Newspaper article International New York Times

Drugs Can Treat Appendicitis, Study Finds ; Antibiotics Preferable to Surgery in Most Cases, Finnish Researchers Says

Newspaper article International New York Times

Drugs Can Treat Appendicitis, Study Finds ; Antibiotics Preferable to Surgery in Most Cases, Finnish Researchers Says

Article excerpt

A Finnish study found that three out of four patients who took antibiotics to treat appendicitis, instead of having surgery, recovered easily.

CORRECTION APPENDED

For more than 100 years, the standard treatment for appendicitis has been surgery. Now a large Finnish study provides the best evidence to date that most patients can be treated with antibiotics alone.

The study, published on Tuesday in JAMA, the Journal of the American Medical Association, involved 530 patients ages 18 to 60 who agreed to have their treatment -- antibiotics or surgery -- decided at random.

Three out of four who took antibiotics recovered easily, the researchers found: The pain vanished, and they went on with their lives. And none who had surgery after taking antibiotics were worse off for having waited.

"The time has come to consider abandoning routine appendectomy for patients with uncomplicated appendicitis," Dr. Edward H. Livingston, a surgeon and editor at the journal, who was not involved with the study, wrote in an editorial accompanying the report.

The study comes amid growing questions about the routine use of surgery to treat appendicitis, which strikes about 300,000 Americans a year, afflicting one out of 10 adults.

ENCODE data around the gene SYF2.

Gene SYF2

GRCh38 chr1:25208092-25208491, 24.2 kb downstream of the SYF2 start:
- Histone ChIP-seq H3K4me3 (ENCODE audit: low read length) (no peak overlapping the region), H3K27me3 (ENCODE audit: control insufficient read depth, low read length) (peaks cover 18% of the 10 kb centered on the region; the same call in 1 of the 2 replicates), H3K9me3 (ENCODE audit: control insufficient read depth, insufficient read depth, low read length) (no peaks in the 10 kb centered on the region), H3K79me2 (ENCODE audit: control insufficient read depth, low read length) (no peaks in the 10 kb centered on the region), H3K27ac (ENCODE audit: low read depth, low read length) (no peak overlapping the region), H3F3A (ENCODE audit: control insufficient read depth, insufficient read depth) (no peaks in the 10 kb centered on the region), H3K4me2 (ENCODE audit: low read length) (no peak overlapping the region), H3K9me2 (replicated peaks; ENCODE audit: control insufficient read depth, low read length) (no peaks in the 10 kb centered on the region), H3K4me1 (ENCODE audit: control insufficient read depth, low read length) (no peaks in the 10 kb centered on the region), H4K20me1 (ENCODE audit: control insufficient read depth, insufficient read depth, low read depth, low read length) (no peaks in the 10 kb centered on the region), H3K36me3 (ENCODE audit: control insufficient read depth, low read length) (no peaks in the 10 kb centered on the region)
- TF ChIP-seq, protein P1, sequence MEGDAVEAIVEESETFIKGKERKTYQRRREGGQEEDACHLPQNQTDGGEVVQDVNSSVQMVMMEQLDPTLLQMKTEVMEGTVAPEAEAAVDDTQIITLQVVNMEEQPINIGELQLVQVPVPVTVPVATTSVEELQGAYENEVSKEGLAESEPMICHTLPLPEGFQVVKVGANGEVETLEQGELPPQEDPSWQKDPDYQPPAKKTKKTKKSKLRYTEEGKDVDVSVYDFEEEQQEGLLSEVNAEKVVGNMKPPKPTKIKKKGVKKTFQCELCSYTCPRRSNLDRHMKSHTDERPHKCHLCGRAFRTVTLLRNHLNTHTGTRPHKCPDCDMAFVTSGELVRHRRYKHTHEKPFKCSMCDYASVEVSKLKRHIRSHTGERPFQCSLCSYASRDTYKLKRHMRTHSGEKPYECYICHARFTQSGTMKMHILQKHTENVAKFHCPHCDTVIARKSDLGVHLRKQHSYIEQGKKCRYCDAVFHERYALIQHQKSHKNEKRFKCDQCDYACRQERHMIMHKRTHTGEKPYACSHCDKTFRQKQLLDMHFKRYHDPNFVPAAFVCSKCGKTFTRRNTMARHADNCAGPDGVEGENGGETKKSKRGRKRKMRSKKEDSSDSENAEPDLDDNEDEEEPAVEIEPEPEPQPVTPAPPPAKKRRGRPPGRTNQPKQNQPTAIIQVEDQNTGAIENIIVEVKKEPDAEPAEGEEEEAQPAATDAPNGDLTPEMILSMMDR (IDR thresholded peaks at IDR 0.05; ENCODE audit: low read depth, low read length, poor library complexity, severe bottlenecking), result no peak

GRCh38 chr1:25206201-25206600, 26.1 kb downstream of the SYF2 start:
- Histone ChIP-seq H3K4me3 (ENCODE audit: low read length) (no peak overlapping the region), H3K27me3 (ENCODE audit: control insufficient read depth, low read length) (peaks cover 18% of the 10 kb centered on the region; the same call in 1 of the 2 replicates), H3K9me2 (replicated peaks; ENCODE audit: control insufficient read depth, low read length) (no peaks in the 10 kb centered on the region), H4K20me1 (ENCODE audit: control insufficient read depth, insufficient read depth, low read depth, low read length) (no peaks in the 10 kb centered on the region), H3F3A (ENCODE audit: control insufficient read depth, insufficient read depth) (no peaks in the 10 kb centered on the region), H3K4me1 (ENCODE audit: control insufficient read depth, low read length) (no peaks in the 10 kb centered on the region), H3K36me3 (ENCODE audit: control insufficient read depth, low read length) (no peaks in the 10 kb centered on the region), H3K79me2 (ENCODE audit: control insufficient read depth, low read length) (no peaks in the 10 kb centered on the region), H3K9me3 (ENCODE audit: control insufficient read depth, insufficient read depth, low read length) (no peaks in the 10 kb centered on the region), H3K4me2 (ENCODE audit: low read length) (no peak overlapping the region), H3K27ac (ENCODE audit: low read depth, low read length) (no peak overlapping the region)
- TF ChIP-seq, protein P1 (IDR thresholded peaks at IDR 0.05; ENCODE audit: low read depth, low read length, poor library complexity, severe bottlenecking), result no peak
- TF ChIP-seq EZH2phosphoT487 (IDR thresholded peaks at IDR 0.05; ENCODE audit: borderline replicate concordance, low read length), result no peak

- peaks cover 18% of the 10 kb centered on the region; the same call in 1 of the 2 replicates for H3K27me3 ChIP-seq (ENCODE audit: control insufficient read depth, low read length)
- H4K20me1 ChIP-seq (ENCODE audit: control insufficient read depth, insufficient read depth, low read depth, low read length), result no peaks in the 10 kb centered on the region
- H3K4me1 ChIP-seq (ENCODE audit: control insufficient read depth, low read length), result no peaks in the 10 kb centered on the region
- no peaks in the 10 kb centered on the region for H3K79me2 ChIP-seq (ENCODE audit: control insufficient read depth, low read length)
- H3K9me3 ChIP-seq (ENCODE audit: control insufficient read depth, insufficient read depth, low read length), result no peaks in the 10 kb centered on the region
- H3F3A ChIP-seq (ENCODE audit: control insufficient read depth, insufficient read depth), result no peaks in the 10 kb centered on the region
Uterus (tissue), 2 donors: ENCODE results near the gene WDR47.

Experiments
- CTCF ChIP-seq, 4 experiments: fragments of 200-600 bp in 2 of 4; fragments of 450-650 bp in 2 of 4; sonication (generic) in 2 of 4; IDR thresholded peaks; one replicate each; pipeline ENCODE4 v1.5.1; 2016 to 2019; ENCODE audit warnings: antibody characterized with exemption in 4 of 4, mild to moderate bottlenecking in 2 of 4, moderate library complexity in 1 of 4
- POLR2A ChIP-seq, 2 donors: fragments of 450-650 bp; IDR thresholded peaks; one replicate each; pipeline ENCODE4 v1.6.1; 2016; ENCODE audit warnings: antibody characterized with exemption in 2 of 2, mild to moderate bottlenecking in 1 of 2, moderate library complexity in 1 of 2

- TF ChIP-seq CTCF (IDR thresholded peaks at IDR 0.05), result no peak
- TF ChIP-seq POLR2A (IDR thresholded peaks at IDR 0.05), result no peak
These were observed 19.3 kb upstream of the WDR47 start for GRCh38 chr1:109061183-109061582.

The new results apply only to uncomplicated appendicitis, said Dr. Paulina Salminen, a surgeon at Turku University Hospital in Finland and lead author of the new study. She and her colleagues excluded the 20 percent of patients with complicated cases -- people with perforated appendices or abdominal abscesses, and those with a little, rock-like blockage of the appendix called an appendicolith.

To distinguish the complicated from the uncomplicated cases, the Finnish doctors used CT scans, which, Dr. Livingston said, are "almost perfect for diagnosis."

But Dr. Philip S. Barie, a surgeon at Weill Cornell Medical College in New York, noted that antibiotics were not sufficient for more than a quarter of the patients in the new study and said the failure rate was unacceptable.

Patients should have the simple and safe operation to remove their appendix, he said, taking care of the problem quickly and permanently.

Dr. Livingston disagreed. When he saw the results, he said in an interview, his first thought was, "Wow. I've been waiting for this."

Dr. Livingston began wondering about the role of surgery 10 years ago when he operated on a young man with appendicitis who experienced a rocky recovery. The case prompted him to review the medical literature.

He found that much of the original research was done by a surgeon, Dr. Reginald H. Fitz, who in 1886 investigated why people die from pelvic infections.

Dr. Fitz looked at autopsy reports and found many patients whose appendices had been inflamed. That led him to conclude that the appendix may become injured, then infected, then gangrenous; finally, he theorized, a lethal infection spreads through the pelvis. …

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